European Psychiatric Association (EPA) guidance on forensic psychiatry: evidence based assessment and treatment of mentally disordered offenders

Völlm, Birgit A. and Clarke, Martin and Tort, Vicenç and Seppanen, Allan O. and Gosek, Pawel and Heitzman, Janusz and Bulten, Erik (2017) European Psychiatric Association (EPA) guidance on forensic psychiatry: evidence based assessment and treatment of mentally disordered offenders. European Psychiatry . ISSN 1778-3585 (In Press)

[img] PDF - Repository staff only until 18 December 2018. - Requires a PDF viewer such as GSview, Xpdf or Adobe Acrobat Reader
Download (309kB)

Abstract

Forensic psychiatry in Europe is a specialty primarily concerned with individuals who have either offended or present a risk of doing so, and who also suffer from a psychiatric condition. These mentally disordered offenders (MDOs) are often cared for in secure psychiatric environments or prisons. In this guidance paper we first present on overview of the field of forensic psychiatry from a European perspective. We then present a review of the literature summarising the evidence on the assessment and treatment of MDOs under the following headings: The role of the forensic psychiatrist as an expert witness, risk assessment, treatment settings for MDOs, and effectiveness of psychological and pharmacological interventions. We undertook a rapid review of the literature with search terms related to: forensic psychiatry, review articles, randomised controlled trials and best practice. We searched the Medline, Embase, PsycINFO, and Cochrane library databases from 2000 onwards for adult groups only. We scrutinised publications for additional relevant literature, and searched the websites of relevant professional organisations for policies, statements or guidance of interest. We present the findings of the scientific literature as well as recommendations for best practice drawing additionally from the guidance documents identified. We found that the evidence base for forensic-psychiatric practice is weak though there is some evidence to suggest that psychiatric care produces better outcomes than criminal justice detention only. Practitioners need to follow general psychiatric guidance as well as that for offenders, adapted for the complex needs of this patient group, paying particular attention to long-term detention and ethical issues.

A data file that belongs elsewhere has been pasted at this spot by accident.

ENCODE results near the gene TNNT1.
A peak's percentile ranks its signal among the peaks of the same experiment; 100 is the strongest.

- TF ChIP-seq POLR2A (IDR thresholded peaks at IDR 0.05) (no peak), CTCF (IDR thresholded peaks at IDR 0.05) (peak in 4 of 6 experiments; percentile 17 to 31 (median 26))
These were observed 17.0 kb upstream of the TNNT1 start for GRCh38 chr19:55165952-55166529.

Item Type: Article
Keywords: Forensic psychiatry, Europe, Mentally disordered offender, Expert witness, Risk assessment, Prison, Treatment, Best practice, Recommendations
Schools/Departments: University of Nottingham, UK > Faculty of Medicine and Health Sciences > School of Medicine > Division of Psychiatry and Applied Psychology
Identification Number: 10.1016/j.eurpsy.2017.12.007
Depositing User: Eprints, Support
Date Deposited: 15 Dec 2017 14:29
Last Modified: 12 Jan 2018 00:11
URI: http://eprints.nottingham.ac.uk/id/eprint/48774

Actions (Archive Staff Only)

Edit View Edit View